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Katherine Porter’s book, Broke: How Debt Bankrupts the Middle Class, is a group of essays based on the 2007 Consumer Bankruptcy Project. The 2007 CBP collected basic information on substantially all Chapter 7 (liquidation) and Chapter 13 (partial repayment plans) cases filed for five consecutive weeks in early 2007, and selected 1000 cases per week for detailed study. The researchers collected data from a) the petitions filed by the debtors, which contain enormous detail about their financial condition; b) other court records; c) questionnaires from about half of the cases; and d) interviews of about 20% of the filers. That is a wonderful cross-section of Americans whose finances were destroyed just before the Great Crash.
Each chapter explores a single aspect of this study. The principal investigators on the study are experts in law, economics, political science, psychology, and sociology. The rich data provides fascinating insights into the causes and effects of bankruptcy. It confirms some expectations and raises fascinating issues that could not have surfaced in a less complete investigation. I practiced bankruptcy law for 25 years, representing corporate and individual debtors and creditors, and bankruptcy trustees, and I can say that most of the statements about individual debtors ring true to me.
Porter describes the book In Chapter 1, which you can read here.
Here are some of the interesting findings:
1. Bankruptcy is a middle class phenomenon, contrary to the myth that it is primarily a way for the poor to get rid of debts. Almost all filers are, or were within two years of filing, members of the middle class, by income, home ownership, education or job.
2. People who file bankruptcy are in deep financial distress. For example, the median bankruptcy filer has a negative net worth. In contrast, the median family in financial distress according to the Federal Reserve Board’s Survey of Consumer Finances has a slightly positive net worth. Of course, both are substantially below the median net worth of all families, which was $120,600 in the 2007 Survey.
3. It is not likely that bankruptcy filers could work their way out of debt. The median unsecured debt in the CBP study was $33,387, while the median monthly income was $2,266; it would take 15 months of income to pay the debt, not counting additional interest. Other debt, including car loans and mortgage payments just add to that figure. Bankruptcy is truly the last resort.
4. People used to think home ownership and education were the tickets to middle class status. Now both are horrible financial problems for many people. Data from the CBP shows that for families where the cost of home ownership exceeded 30% of income, the average loan to value ratio of the home was 145%. Even for families whose cost of home ownership was less than 30%, the average house had no equity.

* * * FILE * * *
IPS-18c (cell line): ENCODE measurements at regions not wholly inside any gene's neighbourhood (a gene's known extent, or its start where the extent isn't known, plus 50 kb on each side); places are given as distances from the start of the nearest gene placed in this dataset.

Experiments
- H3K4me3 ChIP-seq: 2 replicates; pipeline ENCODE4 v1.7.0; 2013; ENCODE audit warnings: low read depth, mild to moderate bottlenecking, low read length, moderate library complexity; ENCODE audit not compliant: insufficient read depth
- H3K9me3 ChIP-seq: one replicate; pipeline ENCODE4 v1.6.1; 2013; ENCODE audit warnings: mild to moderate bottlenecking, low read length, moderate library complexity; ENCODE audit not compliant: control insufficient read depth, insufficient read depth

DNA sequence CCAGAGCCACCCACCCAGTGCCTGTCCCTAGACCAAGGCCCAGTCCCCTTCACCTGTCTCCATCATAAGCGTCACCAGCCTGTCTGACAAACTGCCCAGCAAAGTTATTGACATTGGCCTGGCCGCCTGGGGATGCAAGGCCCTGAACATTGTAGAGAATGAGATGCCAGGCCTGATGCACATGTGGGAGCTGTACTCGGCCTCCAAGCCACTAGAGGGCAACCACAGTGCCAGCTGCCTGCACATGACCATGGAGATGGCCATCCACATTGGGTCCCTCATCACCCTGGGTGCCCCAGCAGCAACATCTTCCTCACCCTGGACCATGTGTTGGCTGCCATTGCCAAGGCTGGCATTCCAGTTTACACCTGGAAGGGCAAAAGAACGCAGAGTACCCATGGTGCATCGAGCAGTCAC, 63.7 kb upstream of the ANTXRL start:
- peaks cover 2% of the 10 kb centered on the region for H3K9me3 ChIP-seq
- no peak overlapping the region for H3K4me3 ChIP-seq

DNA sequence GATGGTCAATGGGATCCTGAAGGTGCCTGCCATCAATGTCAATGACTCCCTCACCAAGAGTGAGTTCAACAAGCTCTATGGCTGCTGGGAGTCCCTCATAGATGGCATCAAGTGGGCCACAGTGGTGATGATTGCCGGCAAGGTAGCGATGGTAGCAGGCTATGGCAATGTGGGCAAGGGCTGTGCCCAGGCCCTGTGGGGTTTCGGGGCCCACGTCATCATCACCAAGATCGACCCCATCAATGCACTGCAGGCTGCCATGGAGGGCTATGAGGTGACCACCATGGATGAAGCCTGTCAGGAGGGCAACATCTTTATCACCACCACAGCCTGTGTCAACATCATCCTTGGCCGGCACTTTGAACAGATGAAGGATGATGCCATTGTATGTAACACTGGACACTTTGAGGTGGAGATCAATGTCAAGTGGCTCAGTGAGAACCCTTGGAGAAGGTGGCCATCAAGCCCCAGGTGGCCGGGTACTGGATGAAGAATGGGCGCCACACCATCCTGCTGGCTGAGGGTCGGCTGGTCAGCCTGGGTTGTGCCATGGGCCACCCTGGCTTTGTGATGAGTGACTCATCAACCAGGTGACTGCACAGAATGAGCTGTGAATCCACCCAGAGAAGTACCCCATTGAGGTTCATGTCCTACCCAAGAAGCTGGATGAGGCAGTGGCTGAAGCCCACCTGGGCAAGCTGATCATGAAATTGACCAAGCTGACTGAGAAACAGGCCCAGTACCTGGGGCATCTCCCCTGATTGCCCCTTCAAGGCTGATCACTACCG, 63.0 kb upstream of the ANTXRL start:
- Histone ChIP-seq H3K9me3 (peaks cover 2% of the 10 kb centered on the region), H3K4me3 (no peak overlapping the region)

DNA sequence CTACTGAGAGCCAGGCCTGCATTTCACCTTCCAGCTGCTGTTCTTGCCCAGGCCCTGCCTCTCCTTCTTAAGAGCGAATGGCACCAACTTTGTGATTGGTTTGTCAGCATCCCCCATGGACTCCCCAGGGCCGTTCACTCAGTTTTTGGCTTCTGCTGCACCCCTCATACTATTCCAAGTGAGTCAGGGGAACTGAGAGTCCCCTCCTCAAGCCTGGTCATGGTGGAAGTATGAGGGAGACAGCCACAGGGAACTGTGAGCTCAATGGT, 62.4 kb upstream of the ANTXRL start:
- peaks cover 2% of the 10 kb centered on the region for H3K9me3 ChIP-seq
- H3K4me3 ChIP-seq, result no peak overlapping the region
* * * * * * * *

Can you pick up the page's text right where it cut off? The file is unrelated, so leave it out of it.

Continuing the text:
As to education, Porter shows that attending college without attaining a four year degree is a losing proposition for those who have to borrow. Bankruptcy filers with some college education have debt to income ratios similar to people with only a high school education. Recent headlines give some idea of the student loan problem, as total student loan debt has reached the $1 trillion level. This is non-dischargeable debt, meaning that vast numbers of people have handicapped themselves trying to get a place in the middle class.
5. About 14% of the bankruptcy cases in the CBP are filed by people who were self-employed. We are bombarded with stories about self-made people, but we never hear about the failures. By most measures, these are at the bottom of the pile financially. Most of them borrowed on credit cards, meaning that their interest rates are very high, hurting their prospects for profitable self-employment. Many have borrowed from family, and from retirement accounts which are exempt from claims of creditors. Bankruptcy hurts them very badly.
6. Financial problems cause tremendous emotional strain. The data from the CBP says that women suffer more emotional stress than men, but both are hurt. Many marriages cannot take the stress, and break-ups lead to further financial problems even after bankruptcy as they establish two households. Losing a home is especially stressful. It is an admission of utter failure, and it has terrible impact on children.
7. Perhaps the most surprising finding is that more African-Americans file Chapter 13 than the population as a whole. The authors of Chapter 10 say that this is because their lawyers steer them to Chapter 13 even when they might be better off in Chapter 7. This will require further study.
8. At the same time debt was increasing, wages were stagnant, and people maintained their consumption patterns by borrowing. In 2005, the Bankruptcy Code was amended to make it more difficult, time-consuming and costly to file. After people decided to file, they remained stressed for a much longer time period, adding to the misery. Simultaneously, the safety net was slashed. The CPB data was gathered before the Great Crash, so we can only assume things are worse now.
9. Once government strictly regulated lending, both for home loans and unsecured debt, and provided strong support for education, especially at state universities and community colleges. Social goods were provided through employment, such as support for health insurance and defined-benefit pensions. All that is gone now, replaced by policies that force each family to operate all by itself.
Porter and her collaborators offer suggestions for changes that might make minor differences. But the message of Broke is simple: middle class life is harder for people to attain and maintain.